You may think it’s only the tenant who has a hard time paying the mortgage, but as a real estate investor or landlord, there may be times when it’s hard to pay the mortgage on your end as well. Here are some things you can do to avoid facing difficulty in paying your mortgage each month.
Keep your properties full. While it may sound overly simplified, this is the most obvious method for ensuring you’ve got rent money coming in each month to cover your property mortgage payments. Don’t allow yourself to get slack on advertising for new tenants. And don’t put off screening applicants or filling your properties because you get busy or overworked. Recognize filling your vacancies as a major aspect of your REI business success and deal with it quickly and efficiently every time.
Be proactive. If a lease is coming for renewal in three months, start communicating now to see where the tenant is. See if they will be definitely renewing. Ask if they are considering moving, and if so, why? You may be able to address their reasons for moving. Maybe they just need some of the rooms to be freshened up to make things more appealing to them again. If they are having financial difficulties maybe you can adjust things so that they can stay. Consider what you will be going through if they move. You will spend money on reconditioning the unit, at least one month’s lost rent, and if you have a property management company, they probably are charging you up to one month’s rent to go through the process of finding a new tenant. The costs could easily amount to three month’s rent. Would it not be more economical to lower your rent and keep the tenant versus finding a new one. And, if the current tenant always pays on time, it’s better the tenant you know that taking the risk on an unknown tenant.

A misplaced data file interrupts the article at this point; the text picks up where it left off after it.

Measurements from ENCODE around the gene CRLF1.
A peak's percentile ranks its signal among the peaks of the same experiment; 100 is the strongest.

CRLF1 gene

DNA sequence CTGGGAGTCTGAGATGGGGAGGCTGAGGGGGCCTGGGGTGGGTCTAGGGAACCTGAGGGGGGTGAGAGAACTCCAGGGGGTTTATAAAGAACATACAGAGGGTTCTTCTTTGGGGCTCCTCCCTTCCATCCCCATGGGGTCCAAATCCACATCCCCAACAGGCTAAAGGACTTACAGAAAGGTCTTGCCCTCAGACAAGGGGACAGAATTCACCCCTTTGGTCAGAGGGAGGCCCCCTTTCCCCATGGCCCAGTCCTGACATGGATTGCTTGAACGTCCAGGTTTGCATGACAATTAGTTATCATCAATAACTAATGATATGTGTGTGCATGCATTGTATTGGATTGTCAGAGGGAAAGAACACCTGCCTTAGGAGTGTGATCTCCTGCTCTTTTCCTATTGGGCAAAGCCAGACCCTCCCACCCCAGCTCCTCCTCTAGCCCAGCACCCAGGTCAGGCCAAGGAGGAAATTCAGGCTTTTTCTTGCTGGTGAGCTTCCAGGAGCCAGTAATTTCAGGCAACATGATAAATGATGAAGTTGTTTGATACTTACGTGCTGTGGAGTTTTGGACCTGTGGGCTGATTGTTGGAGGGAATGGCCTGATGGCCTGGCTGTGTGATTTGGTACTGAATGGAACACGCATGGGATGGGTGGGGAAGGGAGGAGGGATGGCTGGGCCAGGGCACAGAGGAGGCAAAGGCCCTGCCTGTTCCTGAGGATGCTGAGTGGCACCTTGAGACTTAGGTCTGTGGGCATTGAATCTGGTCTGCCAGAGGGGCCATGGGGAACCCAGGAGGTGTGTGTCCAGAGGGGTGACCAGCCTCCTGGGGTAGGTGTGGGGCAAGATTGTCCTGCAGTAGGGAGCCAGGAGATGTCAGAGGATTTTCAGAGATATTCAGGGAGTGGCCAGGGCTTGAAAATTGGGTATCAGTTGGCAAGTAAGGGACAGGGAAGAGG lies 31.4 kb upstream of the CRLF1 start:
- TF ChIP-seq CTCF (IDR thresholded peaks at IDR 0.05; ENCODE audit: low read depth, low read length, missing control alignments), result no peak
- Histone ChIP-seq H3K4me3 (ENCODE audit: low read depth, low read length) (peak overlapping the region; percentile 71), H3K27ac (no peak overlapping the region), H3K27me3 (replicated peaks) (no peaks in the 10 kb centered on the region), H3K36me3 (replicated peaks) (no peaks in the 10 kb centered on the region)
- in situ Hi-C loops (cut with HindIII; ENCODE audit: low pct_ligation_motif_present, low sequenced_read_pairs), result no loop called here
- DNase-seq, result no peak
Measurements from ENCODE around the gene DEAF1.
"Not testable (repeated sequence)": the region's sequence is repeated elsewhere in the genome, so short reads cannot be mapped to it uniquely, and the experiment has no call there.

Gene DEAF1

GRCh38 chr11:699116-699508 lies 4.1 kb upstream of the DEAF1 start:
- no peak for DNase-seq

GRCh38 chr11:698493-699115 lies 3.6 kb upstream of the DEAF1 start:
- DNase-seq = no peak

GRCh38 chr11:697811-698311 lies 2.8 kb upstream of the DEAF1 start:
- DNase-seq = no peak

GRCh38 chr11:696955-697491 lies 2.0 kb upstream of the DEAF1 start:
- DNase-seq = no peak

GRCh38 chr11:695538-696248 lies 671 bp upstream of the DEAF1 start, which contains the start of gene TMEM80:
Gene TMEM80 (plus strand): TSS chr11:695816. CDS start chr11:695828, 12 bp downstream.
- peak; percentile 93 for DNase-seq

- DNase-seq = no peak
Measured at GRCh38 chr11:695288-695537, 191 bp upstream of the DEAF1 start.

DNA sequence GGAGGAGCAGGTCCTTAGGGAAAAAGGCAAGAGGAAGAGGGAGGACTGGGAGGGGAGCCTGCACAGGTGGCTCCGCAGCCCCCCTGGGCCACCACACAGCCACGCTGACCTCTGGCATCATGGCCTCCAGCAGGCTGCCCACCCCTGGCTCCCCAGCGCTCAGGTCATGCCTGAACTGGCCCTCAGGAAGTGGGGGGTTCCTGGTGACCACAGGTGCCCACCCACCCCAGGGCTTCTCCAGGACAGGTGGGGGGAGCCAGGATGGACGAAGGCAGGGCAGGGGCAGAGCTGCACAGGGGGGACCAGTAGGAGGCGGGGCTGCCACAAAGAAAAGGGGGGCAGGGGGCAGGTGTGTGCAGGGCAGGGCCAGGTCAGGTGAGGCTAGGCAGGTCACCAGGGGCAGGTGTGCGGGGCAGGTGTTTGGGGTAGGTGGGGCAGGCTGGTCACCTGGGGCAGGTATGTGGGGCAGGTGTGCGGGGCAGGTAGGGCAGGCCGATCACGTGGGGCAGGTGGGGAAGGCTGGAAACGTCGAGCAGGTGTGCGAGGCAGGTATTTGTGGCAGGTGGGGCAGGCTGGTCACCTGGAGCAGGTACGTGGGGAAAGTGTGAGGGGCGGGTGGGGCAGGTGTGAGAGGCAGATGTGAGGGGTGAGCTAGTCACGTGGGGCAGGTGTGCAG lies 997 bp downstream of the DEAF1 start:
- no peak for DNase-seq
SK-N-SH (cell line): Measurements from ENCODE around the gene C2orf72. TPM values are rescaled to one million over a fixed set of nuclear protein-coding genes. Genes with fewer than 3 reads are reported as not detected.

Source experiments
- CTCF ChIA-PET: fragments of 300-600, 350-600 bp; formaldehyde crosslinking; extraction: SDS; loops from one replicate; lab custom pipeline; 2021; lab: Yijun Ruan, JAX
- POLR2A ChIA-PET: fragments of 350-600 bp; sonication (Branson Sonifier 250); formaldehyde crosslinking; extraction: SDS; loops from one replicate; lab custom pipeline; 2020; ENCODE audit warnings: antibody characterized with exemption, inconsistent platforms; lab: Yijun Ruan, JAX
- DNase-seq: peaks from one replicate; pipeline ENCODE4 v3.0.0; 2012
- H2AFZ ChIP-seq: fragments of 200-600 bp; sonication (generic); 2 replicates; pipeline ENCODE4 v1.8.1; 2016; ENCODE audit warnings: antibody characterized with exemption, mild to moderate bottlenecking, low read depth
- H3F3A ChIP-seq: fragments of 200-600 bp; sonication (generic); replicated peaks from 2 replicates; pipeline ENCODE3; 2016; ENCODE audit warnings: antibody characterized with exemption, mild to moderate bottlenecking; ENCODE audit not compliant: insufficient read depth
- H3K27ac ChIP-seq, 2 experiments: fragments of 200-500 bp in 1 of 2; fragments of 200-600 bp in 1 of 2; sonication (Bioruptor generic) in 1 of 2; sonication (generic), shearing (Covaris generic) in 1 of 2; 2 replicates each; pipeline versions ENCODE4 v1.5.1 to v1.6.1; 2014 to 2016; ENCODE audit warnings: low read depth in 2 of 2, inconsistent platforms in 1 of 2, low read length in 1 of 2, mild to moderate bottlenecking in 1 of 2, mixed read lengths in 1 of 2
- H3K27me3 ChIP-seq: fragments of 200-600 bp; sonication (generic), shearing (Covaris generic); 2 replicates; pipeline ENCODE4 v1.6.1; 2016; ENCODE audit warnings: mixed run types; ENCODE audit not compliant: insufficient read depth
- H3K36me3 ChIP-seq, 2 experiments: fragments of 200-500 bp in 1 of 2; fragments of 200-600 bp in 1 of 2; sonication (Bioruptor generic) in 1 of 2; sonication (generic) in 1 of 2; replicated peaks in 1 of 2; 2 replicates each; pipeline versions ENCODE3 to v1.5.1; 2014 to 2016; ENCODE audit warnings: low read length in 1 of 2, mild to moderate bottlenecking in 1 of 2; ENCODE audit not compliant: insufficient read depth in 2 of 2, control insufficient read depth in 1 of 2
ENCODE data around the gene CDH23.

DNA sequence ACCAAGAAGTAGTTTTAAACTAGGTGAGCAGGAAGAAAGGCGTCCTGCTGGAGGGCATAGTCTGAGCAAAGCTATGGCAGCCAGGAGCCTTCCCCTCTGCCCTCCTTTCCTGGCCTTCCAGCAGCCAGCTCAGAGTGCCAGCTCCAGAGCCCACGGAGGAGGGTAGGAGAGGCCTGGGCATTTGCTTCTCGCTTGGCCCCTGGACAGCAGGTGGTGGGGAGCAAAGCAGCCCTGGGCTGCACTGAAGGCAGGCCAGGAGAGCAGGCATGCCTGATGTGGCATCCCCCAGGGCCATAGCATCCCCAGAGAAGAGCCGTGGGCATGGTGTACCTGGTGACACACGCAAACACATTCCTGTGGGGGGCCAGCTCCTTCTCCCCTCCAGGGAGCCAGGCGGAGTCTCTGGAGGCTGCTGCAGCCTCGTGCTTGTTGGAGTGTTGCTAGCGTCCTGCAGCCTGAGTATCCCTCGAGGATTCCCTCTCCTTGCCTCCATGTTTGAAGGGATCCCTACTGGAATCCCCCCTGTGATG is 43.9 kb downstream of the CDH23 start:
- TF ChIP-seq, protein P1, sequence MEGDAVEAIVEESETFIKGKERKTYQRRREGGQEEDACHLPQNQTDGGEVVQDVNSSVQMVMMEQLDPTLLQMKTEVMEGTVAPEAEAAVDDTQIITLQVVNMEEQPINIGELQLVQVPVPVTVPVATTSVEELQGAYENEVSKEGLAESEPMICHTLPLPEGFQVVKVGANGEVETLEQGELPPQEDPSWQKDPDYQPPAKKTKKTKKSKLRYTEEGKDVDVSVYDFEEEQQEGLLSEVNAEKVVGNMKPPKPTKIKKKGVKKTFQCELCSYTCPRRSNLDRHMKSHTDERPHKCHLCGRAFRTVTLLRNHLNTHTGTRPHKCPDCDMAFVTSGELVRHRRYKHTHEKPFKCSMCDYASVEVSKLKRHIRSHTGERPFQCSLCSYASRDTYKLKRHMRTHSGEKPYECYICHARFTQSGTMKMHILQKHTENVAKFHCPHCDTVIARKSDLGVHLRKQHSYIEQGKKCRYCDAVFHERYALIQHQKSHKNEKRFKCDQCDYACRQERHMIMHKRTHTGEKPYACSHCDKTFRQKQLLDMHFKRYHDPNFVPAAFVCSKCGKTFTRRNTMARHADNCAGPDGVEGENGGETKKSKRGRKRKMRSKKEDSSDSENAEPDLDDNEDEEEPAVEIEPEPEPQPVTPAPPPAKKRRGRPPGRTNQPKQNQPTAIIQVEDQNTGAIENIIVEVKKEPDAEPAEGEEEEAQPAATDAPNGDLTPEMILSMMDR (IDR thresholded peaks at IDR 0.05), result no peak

Do your best to find quality tenants. While you want to keep your properties full, finding good quality tenants is key. By “good” it means they pay their rent on time, keep the property maintained and don’t abuse the lease. By using background and credit checks, you can find the best tenants available and thereby do what’s possible to keep your rental fees coming in regularly, which will help you pay the mortgage when it comes due. Consider an incentive to get a good tenant. The best kind of incentive is something that fits their need(s). If it is a tenant that you want above all the others, ask them what it will take. If you feel the tenant won’t abuse the property (retired couple with no kids), will pay on time (social security), etc. it may be worth installing extra lighting in the basement or garage or outside so they feel secure.
Look for longterm tenants. Don’t assume that quality tenants will necessarily be longterm ones. Some good renters may know they can’t stay over a few months at most. They may be students or working a temporary job. They may just be living in an area waiting to move or retire somewhere else. Whatever the situation, opt for longterm renters when the choice is available. Doing so will make filling a vacancy at least a more infrequent possibility.
Keep the property well maintained. If you want good tenants, longterm tenants and tenants who pay their rent on time, do your part to keep them. Deal with maintenance issues quickly. Make repairs as necessary. Upgrade appliances or at least ensure the ones you provide are in good working order. Respond to your tenants’ calls quickly, or if you can’t be sure they know you’ll be unavailable for awhile.
Being a good landlord will go a long way in developing lasting relationships with your tenants, which will in turn, help you keep them in your property longer. Often a tenant and landlord relationship can turn an average tenant into a great one simply because they want to keep that relationship intact. Communication is everything. Let them know you are there if there is an issue with the property. Let them know that if a change in their financial situation arises, to let you know. Don’t just not make the rent payment. Let them know, if you don’t hear from them, you’ll think the worse. You want to work with them to keep them in place. Constantly replacing tenants is very expensive.
In a tough economy, it’s important to do all you can to avoid facing the difficulty of paying the mortgage. That applies just as much to an REI professional as it does to the average renter. These simple tips can help as you work to develop lasting, longterm, rent paying tenants to keep your properties bringing in the income you need every month.